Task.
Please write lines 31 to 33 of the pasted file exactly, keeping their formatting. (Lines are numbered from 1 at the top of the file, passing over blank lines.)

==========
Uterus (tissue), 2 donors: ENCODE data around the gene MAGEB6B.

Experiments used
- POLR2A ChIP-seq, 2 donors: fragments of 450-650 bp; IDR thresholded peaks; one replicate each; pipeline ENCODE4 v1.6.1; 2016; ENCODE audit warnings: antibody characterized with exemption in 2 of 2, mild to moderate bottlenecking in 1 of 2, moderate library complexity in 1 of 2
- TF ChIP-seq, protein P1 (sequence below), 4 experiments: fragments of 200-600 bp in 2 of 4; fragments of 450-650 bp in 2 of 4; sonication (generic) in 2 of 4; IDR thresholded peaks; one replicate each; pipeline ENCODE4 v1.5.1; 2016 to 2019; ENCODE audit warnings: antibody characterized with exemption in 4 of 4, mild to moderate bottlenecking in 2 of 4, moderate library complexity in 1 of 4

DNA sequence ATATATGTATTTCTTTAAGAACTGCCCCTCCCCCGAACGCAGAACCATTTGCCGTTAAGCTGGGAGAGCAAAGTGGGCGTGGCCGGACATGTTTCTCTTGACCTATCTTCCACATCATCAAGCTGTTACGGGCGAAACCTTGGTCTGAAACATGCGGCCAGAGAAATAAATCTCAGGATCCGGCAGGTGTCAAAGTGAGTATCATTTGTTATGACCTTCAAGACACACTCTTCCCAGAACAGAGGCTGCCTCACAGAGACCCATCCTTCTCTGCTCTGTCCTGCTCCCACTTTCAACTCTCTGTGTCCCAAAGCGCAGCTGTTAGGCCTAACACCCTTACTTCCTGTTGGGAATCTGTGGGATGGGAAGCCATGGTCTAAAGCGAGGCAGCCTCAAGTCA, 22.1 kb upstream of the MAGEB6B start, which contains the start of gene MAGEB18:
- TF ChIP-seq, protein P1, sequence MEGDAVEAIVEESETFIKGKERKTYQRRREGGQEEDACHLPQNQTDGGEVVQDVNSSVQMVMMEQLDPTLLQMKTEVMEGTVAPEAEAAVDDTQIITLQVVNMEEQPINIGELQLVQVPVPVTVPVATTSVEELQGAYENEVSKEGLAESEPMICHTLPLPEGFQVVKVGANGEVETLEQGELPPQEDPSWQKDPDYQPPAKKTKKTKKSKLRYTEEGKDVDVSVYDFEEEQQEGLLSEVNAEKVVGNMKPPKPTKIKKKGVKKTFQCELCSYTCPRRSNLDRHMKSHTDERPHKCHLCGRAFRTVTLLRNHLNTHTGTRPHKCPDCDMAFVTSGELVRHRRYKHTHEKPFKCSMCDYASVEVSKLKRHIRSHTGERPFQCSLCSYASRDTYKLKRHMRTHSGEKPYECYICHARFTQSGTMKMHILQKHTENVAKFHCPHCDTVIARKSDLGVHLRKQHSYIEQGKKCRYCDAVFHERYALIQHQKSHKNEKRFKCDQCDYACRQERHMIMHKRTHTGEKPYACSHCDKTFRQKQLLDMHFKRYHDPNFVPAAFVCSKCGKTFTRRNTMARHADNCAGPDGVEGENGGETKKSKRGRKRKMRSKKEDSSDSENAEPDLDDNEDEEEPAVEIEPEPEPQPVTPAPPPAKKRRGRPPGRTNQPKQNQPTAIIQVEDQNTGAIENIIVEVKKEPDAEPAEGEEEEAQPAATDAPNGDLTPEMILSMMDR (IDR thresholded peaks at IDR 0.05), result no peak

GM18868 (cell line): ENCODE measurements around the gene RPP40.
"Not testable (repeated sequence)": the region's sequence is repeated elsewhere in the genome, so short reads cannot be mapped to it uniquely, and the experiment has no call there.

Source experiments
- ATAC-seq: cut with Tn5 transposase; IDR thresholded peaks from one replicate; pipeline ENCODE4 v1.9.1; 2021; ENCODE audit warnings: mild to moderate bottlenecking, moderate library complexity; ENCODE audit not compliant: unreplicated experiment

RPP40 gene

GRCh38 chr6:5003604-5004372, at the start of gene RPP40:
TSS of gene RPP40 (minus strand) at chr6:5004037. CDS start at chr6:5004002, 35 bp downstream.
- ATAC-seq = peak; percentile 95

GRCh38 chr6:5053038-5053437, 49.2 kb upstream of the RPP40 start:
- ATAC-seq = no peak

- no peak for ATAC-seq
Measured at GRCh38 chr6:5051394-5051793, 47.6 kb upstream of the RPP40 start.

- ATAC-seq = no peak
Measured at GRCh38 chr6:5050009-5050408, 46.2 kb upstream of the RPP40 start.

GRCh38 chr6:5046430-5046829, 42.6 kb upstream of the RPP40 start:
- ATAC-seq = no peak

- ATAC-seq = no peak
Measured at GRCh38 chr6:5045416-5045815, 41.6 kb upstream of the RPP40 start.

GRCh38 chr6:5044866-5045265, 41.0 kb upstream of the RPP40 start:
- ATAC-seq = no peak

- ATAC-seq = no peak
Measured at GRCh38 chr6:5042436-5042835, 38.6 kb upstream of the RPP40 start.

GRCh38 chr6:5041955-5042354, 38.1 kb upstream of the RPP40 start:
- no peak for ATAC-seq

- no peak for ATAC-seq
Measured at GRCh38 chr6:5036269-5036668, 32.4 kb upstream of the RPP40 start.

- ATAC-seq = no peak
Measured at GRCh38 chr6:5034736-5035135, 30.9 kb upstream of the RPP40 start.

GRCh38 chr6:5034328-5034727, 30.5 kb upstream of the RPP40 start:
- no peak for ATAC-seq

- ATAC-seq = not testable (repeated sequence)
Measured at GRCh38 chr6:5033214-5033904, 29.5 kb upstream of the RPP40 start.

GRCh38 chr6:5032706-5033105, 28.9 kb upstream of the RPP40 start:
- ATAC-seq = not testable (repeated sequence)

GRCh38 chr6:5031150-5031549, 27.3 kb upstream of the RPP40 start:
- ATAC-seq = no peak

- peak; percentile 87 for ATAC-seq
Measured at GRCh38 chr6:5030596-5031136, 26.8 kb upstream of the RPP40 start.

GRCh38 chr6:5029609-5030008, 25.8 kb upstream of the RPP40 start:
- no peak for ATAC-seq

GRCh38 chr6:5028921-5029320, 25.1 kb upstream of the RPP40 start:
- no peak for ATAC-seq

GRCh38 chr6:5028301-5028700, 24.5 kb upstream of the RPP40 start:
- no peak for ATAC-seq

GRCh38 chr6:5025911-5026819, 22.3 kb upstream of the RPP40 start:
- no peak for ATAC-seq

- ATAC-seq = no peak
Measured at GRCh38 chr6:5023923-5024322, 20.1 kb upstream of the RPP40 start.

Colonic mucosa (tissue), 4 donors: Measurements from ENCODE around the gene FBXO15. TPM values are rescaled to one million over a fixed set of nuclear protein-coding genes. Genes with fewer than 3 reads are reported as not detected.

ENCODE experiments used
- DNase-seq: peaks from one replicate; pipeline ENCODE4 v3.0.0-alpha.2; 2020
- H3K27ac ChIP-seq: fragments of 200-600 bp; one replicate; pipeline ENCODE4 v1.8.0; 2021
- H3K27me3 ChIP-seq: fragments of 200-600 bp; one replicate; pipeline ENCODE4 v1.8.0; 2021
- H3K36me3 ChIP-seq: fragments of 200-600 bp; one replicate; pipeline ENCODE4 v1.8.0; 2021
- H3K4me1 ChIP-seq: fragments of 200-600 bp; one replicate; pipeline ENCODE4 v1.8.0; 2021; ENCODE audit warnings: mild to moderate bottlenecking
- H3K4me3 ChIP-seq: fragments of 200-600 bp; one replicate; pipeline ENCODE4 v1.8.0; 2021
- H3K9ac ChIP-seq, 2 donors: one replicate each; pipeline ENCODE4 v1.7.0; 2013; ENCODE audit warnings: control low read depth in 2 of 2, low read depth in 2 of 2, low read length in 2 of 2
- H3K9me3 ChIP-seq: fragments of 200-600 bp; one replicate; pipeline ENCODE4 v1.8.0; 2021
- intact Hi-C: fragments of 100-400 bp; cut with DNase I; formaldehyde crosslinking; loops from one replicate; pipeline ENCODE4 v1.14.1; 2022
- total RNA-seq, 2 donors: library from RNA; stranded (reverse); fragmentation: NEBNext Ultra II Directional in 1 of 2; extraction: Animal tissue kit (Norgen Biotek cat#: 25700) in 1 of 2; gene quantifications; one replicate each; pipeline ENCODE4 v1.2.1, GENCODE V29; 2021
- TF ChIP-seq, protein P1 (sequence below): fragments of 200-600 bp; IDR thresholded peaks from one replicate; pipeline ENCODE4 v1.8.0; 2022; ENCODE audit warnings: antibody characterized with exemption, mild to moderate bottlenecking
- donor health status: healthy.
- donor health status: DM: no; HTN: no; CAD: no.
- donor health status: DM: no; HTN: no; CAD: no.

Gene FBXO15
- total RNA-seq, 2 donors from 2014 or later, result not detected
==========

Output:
- no peak for ATAC-seq
Measured at GRCh38 chr6:5036269-5036668, 32.4 kb upstream of the RPP40 start.

- ATAC-seq = no peak